Sandra Trinh, Data Analyst on Poetry

Being a woman in STEM can be difficult. I’ve felt a lot of sexism, difficulty, and frustration. English was something that I worked at when I was in high school, and I thought it’d be a good outlet for me. From there, it led to creative writing, and prose led to poetry. I want for another young woman to see this article and know that she’s not alone. I want people to know that they can, indeed, mix technology and liberal arts.

My name is Sandra Trinh, and I’m a data analyst that has worked in multiple fields. My latest stint was in mobile data, but before that, I was working in healthcare and user behaviour in media. I am a born and raised Philadelphian. I live in West Philly now, and if I had a dollar for every time I heard the ‘Fresh Prince’ rap, I’d be able to pay for a month’s worth of rent. I chose a consulting position when I graduated college, and my managers thought I’d be well suited to data. I interviewed for the position, and the contract thought I was well suited. Little did I know that it would become a lifelong obsession for me! I think that data chose me, not the other way around.

I first became interested in creative writing and poetry when I was younger, reading Little House on the Prairie. My older sister likened herself to Mary, and me to Laura – she told me that I would be the one that needed to write for her. As I grew older, the need for expression grew, and it started with prose, which turned to poetry. I have a friend to thank for that.

I find that great prose writers lend their wit to poetry. I adore Nabokov, absolutely, along with James Joyce. Strictly in poetry, I admire a lot of local writers – Frank Sherlock, CA Conrad, Brian Teare. I also adore Russian literature, Tolstoy and Nabokov particularly. I find myself falling into Junot Diaz often, when I can recover the copies I’ve lent to friends. I do love reading Sylvia Plath as well.

My primary interest is code poetry. For me, code poetry is writing poetry that reads as code. It doesn’t quite run as code, mostly because I was burning out on programming when I wrote it. But if you write pseudocode, you know what I’m saying. I found it so incredibly relatable after another class in programming. Life is quite recursive – each person has a schedule that they stick to, over and over again, and there might be an exception (which we handle with an exit statement). People are habitual, and it’s easy to write into code. Generally, I write about the more painful parts about life: breakups, failures, difficult decisions. Lately, I’ve been working on a series in which I compare memory to SQL queries, wondering if my computer also dreams in her sleep. It’s a flight of fancy, I know, but it’s also a comforting idea for someone who works very late hours. I wonder if my hard drive can wonder, can believe, can dream.

When it comes to an audience for my poetry, I generally write to tech-savvy people. When I presented my senior thesis, I wrote a tutorial on how to read code, and I colour coded it! I’m mostly looking for people in my position, understanding that it’s difficult to get out of ruts and feeling the repetitive nature of life, until we decide to break out of it. It’s a difficult process, but I hope that I can help someone. I think that part of my writing got me a scholarship to go to the Grace Hopper Conference. It was incredible – after years of being surrounded by men in my field, I was at a conference of just women who were at the top of what they did, looking for other women being great at what they did, and supporting me for what I was doing.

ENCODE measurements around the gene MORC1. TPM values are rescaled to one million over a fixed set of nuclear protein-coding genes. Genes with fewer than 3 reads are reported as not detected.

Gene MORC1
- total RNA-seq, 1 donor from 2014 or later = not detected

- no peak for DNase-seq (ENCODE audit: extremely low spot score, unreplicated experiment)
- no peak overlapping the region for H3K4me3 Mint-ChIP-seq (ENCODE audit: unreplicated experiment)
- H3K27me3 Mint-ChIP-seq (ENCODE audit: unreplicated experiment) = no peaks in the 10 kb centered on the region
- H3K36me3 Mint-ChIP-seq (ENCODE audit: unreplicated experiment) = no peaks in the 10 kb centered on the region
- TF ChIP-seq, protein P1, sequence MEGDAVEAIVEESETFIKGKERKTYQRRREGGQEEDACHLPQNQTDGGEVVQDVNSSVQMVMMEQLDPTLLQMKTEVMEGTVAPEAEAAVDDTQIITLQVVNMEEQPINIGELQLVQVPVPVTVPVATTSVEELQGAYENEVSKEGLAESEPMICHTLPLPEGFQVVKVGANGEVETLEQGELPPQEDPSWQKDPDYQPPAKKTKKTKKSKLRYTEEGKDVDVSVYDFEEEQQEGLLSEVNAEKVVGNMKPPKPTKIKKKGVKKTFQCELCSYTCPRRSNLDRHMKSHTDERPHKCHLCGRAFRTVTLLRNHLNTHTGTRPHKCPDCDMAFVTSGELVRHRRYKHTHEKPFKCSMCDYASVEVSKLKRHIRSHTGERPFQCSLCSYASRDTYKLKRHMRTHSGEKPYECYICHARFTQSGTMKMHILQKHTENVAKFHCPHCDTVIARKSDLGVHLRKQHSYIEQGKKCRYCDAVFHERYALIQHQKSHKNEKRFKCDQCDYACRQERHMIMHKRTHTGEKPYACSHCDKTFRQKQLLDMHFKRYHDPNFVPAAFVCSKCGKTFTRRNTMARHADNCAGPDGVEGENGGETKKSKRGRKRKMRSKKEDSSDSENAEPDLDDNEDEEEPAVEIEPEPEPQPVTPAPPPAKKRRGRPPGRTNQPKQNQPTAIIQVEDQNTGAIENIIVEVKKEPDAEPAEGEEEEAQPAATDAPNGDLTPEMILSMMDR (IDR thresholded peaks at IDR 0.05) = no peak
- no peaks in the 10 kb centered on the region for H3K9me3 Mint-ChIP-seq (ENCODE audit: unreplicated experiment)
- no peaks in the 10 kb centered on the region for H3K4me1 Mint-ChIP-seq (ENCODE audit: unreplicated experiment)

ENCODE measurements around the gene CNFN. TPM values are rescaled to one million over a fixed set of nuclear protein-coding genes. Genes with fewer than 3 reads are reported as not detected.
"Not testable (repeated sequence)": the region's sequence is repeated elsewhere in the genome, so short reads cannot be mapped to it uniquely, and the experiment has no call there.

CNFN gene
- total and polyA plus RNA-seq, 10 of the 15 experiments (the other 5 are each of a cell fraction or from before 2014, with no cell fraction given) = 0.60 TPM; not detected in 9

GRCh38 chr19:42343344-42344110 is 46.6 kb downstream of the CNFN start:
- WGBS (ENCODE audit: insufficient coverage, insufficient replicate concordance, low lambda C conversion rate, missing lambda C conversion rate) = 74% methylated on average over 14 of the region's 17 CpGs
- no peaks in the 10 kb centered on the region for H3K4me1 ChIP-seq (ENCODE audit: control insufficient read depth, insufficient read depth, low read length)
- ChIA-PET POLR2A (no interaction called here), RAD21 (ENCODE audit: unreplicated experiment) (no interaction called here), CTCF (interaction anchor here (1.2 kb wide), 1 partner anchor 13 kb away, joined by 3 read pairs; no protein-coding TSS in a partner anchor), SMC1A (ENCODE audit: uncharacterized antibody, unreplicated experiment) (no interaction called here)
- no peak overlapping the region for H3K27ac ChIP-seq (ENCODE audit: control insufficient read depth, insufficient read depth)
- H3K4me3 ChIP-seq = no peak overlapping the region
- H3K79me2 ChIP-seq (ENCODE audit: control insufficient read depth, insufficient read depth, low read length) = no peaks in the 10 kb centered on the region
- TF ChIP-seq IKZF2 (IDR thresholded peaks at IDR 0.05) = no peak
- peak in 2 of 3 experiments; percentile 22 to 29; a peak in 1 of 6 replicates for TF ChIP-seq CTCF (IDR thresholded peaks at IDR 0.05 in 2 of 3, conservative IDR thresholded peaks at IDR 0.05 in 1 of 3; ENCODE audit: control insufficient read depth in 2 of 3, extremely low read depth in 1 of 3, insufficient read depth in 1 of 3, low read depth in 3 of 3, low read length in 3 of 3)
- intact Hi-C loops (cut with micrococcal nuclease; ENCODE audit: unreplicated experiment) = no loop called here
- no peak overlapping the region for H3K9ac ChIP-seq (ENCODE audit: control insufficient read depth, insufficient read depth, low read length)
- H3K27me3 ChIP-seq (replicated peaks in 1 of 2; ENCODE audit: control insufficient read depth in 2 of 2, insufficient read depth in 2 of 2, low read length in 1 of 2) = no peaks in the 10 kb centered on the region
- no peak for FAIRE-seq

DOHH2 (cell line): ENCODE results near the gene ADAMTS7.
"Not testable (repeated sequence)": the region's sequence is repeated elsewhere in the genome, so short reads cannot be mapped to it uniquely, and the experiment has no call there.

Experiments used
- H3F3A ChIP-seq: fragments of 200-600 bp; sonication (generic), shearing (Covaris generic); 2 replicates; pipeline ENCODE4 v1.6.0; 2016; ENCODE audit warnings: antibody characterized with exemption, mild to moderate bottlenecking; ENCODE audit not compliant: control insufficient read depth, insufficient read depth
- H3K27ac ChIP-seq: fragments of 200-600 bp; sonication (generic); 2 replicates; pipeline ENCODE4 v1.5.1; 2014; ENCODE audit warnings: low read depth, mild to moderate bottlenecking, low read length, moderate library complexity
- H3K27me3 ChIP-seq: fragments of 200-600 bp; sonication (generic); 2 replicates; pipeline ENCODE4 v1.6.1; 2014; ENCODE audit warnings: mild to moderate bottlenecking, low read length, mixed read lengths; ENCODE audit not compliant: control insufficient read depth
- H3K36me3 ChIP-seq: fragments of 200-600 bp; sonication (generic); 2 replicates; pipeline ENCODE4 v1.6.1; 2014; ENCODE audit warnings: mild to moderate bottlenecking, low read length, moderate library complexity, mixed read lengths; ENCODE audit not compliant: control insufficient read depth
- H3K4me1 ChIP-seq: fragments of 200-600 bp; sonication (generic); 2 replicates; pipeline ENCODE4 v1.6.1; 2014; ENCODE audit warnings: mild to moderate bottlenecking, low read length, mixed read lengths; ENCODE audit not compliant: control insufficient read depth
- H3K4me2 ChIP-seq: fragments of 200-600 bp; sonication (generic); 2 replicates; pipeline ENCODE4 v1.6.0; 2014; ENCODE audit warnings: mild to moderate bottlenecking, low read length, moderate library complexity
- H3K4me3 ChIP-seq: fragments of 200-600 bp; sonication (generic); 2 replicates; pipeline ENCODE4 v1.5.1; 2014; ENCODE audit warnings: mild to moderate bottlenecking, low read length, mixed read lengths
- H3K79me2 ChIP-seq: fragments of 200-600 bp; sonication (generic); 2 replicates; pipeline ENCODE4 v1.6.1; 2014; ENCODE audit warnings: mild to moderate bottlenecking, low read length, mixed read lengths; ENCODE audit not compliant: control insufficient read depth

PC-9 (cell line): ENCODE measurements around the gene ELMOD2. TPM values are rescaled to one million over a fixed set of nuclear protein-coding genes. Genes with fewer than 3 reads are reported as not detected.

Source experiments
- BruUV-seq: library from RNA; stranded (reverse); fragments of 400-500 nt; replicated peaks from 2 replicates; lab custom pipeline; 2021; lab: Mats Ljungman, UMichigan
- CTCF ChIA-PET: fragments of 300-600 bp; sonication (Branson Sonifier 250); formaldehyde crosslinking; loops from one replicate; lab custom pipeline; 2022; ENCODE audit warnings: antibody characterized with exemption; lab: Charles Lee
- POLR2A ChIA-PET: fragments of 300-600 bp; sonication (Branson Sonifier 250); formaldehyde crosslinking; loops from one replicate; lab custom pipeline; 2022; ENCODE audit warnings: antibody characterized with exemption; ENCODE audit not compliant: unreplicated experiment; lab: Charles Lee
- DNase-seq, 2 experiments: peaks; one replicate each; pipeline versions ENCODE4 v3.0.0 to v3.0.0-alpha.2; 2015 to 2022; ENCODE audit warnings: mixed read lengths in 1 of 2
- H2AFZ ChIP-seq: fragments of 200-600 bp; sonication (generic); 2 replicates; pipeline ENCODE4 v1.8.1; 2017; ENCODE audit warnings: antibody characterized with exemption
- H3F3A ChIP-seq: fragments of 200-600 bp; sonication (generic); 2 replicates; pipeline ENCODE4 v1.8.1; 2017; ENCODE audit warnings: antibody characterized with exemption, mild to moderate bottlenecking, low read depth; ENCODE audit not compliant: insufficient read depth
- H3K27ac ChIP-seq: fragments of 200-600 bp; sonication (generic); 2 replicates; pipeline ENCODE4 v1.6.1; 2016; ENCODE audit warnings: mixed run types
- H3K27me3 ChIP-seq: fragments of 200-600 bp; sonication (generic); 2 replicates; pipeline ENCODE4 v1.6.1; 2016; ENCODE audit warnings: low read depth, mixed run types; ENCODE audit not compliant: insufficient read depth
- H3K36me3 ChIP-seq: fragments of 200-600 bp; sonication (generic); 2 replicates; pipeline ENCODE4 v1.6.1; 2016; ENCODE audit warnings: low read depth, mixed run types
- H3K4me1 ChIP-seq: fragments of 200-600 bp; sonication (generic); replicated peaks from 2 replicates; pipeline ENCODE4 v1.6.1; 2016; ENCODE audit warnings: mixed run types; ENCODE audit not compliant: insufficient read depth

I write about 1000 words a night, sleep on it, and then edit it down to 200 words. Brevity is the soul of wit, after all. My writing process has definitely gotten slower since university. I don’t feel as much anxiety to push out information and data, and I feel as though I have a lot more time to proofread. Before, I was struggling at 2000 words and maybe getting down to 1500. I am not that frantic any longer, and I’m really grateful for that.

I think the main similarity between poetry and my job is working with people. With poetry, you need to slant and work words toward people, and I do the same thing with people at Comcast. In the end, people just want to feel understood, and that’s what I do with both poetry and Comcast. A lot of people in my field are highly technological. While it’s not a bad trait, I think that it’s also good to be able to connect to people in a humane way. Data is so much more than just binary, it’s holistic. In order to holistically understand data, you have to understand people, and poetry helps me do that. I think the role of a poet has definitely become different with today’s technology. A poet used to be lo-fi, but any poet worth their druthers is now online, tweeting, Facebooking, doing whatever if they want to popularize themselves. At the same time, my work is in code, in technology, in Internet. So I can’t pretend that I don’t owe my success to tech, both creatively and professionally.

My advice to someone who wishes to write poetry is to read so much. Read more than you think you’re capable of. Blow off people, sit on your couch, read literature that’s known for language, arm yourself with post-its and a pen, and write down and pin down each and every great phrase you see. If I suffer from writer’s block, I’ve always just walked – I think best when I walk, and I walk for a long time. Immerse yourself, and above all, trust in yourself. You will write horrible poems, horrible pieces of prose. The only way you will get better is to keep going.

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